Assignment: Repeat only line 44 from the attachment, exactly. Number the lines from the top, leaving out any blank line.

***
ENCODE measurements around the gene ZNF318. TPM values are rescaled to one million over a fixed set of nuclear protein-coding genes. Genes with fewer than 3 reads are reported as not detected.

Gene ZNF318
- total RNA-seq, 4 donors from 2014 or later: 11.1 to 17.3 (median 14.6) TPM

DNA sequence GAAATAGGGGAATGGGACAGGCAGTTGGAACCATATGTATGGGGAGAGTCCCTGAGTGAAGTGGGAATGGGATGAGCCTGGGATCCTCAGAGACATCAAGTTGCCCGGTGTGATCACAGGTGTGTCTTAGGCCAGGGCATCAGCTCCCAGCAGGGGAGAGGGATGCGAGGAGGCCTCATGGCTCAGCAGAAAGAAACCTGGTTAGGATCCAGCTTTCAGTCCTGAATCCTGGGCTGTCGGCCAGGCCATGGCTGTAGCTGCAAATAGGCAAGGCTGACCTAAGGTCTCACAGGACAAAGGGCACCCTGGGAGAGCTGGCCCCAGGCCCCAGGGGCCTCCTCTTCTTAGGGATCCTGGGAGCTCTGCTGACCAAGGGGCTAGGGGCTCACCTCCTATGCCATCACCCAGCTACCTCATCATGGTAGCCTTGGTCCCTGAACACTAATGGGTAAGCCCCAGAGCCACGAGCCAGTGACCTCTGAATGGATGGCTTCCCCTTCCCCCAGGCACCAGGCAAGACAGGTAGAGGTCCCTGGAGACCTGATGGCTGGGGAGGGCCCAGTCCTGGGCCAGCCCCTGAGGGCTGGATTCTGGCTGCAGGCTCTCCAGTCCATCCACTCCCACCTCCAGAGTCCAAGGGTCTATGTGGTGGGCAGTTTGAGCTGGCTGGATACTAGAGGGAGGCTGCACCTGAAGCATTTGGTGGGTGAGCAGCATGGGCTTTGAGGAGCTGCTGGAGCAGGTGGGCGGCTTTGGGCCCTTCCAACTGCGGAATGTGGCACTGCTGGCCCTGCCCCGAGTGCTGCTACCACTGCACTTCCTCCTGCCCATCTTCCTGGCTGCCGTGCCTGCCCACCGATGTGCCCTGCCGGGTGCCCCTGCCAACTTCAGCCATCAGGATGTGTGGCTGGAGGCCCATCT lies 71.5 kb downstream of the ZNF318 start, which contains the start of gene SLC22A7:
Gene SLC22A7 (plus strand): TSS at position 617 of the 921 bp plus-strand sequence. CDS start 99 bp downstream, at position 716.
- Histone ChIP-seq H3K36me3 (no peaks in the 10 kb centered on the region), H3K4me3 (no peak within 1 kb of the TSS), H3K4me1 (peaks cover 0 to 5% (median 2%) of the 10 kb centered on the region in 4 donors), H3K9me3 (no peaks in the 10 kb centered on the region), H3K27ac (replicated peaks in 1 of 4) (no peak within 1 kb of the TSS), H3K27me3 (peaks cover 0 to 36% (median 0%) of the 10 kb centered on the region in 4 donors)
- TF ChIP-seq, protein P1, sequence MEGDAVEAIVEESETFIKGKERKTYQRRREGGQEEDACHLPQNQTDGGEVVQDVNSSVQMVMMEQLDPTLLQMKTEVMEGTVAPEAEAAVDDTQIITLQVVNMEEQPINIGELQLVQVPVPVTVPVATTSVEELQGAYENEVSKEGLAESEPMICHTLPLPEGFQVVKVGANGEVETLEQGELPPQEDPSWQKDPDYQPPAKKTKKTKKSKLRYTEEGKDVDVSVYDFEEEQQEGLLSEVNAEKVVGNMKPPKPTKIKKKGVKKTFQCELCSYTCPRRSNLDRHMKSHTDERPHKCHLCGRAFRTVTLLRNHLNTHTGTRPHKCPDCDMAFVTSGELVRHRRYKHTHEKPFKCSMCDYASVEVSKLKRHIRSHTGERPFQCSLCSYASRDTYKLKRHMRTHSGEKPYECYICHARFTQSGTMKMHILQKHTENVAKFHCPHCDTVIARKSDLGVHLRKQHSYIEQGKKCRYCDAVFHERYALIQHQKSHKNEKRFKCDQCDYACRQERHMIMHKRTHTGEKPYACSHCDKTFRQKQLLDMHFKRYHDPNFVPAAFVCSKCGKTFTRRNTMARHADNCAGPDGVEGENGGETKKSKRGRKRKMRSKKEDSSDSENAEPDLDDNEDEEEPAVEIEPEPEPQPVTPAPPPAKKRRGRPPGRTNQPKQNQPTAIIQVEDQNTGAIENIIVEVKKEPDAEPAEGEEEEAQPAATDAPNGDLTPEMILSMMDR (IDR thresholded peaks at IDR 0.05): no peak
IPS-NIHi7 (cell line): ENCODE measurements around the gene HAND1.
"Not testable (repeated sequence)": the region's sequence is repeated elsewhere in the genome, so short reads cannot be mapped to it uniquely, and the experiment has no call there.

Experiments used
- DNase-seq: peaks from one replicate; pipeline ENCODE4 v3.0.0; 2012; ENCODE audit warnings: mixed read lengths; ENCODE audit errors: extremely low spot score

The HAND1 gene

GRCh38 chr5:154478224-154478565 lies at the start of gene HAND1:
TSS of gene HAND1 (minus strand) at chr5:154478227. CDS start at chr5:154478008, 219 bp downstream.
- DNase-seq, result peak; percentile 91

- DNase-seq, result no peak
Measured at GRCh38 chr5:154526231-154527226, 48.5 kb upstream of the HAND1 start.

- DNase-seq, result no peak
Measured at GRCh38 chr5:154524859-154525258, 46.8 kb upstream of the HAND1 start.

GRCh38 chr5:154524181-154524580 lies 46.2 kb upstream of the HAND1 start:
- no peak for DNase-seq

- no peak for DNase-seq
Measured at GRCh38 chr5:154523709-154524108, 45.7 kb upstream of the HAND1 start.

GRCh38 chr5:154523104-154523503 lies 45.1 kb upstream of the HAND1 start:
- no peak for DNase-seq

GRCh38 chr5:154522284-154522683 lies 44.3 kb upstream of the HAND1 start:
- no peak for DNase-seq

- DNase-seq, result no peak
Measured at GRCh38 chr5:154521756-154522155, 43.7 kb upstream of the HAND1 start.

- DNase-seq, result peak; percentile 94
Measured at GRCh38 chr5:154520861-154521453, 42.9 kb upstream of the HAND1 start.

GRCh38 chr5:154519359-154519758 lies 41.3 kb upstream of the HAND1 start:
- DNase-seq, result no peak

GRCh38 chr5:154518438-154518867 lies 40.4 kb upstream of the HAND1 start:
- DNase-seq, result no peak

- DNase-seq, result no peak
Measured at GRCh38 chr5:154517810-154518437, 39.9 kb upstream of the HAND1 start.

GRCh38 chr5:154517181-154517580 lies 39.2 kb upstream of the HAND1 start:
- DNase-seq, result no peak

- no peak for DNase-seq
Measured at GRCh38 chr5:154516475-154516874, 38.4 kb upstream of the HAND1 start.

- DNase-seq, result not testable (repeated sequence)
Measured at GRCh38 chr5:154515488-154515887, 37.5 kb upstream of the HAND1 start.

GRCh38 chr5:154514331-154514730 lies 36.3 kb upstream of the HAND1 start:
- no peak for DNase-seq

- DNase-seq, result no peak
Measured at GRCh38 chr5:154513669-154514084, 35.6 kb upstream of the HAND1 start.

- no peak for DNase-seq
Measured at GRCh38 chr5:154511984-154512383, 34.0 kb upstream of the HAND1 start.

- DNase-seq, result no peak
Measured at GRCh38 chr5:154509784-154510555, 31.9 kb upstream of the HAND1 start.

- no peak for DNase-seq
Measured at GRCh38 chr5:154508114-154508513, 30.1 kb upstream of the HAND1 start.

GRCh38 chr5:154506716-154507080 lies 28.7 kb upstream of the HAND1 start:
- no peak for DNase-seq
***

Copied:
GRCh38 chr5:154514331-154514730 lies 36.3 kb upstream of the HAND1 start: